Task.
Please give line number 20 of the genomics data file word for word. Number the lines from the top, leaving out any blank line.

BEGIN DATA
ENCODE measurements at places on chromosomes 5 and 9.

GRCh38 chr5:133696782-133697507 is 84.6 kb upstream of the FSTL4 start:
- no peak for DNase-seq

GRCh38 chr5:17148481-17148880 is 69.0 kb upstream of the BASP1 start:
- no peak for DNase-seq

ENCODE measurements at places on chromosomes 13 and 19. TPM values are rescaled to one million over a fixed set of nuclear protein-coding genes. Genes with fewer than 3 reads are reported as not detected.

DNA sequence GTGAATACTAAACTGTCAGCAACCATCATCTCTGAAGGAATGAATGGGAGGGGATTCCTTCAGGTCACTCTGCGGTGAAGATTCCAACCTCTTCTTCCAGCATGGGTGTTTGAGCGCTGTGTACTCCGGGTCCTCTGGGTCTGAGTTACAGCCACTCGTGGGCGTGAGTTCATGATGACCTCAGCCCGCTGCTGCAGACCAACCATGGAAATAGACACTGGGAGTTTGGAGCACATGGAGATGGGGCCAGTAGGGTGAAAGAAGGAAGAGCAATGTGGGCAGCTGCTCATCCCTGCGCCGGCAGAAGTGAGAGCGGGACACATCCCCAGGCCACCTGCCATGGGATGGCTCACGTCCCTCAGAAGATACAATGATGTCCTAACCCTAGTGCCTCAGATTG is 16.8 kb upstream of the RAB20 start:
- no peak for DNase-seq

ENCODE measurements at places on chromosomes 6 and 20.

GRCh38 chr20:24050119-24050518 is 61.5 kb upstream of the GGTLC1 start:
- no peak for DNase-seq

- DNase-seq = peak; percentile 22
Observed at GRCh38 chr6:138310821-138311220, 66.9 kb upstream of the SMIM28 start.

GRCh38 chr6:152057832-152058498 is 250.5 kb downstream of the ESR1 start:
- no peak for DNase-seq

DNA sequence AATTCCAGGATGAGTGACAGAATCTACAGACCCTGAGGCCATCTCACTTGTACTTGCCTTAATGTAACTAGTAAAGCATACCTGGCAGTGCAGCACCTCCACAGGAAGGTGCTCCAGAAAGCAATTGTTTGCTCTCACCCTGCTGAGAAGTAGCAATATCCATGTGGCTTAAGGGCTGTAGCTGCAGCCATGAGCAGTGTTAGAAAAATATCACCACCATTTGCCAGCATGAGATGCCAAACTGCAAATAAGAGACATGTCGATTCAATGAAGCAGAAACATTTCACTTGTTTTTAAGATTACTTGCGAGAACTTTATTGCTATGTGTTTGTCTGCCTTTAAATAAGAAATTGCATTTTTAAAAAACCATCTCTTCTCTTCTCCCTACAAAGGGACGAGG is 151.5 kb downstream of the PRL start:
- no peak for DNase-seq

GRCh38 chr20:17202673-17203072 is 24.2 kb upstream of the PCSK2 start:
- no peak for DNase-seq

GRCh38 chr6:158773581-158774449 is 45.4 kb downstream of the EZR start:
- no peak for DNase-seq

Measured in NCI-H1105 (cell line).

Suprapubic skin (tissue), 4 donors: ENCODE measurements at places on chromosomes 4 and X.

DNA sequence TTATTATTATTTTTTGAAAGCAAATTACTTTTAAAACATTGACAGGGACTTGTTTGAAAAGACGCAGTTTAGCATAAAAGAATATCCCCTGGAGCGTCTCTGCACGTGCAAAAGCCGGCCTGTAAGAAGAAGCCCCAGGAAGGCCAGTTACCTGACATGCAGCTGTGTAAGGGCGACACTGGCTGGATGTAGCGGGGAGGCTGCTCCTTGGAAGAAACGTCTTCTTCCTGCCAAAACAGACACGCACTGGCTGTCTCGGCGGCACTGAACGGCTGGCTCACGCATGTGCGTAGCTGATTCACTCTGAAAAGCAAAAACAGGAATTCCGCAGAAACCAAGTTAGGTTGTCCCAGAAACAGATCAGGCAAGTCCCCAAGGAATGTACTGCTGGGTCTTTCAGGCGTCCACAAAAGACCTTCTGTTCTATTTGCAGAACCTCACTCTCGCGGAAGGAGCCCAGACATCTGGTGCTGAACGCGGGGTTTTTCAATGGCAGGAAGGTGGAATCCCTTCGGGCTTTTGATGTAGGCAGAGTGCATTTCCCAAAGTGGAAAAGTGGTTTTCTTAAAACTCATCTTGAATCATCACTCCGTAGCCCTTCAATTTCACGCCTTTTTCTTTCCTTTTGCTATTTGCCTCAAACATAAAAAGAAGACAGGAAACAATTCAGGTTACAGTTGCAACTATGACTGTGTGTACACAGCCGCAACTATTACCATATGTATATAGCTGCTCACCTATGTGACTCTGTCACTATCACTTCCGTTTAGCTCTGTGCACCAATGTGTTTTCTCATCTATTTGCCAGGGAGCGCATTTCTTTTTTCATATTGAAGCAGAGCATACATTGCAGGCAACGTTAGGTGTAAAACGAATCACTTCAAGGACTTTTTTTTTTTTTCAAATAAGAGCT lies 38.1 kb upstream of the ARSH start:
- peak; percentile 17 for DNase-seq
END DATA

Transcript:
GRCh38 chr6:158773581-158774449 is 45.4 kb downstream of the EZR start: